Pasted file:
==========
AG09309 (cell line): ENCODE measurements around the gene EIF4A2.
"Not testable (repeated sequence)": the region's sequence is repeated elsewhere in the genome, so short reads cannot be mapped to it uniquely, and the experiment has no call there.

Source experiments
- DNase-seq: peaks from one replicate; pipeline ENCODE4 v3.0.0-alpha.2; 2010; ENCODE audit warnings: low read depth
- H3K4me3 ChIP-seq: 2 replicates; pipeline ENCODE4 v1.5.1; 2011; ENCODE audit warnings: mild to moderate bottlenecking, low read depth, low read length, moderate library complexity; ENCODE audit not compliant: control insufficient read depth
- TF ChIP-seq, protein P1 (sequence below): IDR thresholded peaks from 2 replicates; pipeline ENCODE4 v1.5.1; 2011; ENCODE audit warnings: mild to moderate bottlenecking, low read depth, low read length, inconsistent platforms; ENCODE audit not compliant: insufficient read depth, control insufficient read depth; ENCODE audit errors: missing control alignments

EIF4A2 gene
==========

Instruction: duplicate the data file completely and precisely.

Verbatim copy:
AG09309 (cell line): ENCODE measurements around the gene EIF4A2.
"Not testable (repeated sequence)": the region's sequence is repeated elsewhere in the genome, so short reads cannot be mapped to it uniquely, and the experiment has no call there.

Source experiments
- DNase-seq: peaks from one replicate; pipeline ENCODE4 v3.0.0-alpha.2; 2010; ENCODE audit warnings: low read depth
- H3K4me3 ChIP-seq: 2 replicates; pipeline ENCODE4 v1.5.1; 2011; ENCODE audit warnings: mild to moderate bottlenecking, low read depth, low read length, moderate library complexity; ENCODE audit not compliant: control insufficient read depth
- TF ChIP-seq, protein P1 (sequence below): IDR thresholded peaks from 2 replicates; pipeline ENCODE4 v1.5.1; 2011; ENCODE audit warnings: mild to moderate bottlenecking, low read depth, low read length, inconsistent platforms; ENCODE audit not compliant: insufficient read depth, control insufficient read depth; ENCODE audit errors: missing control alignments

EIF4A2 gene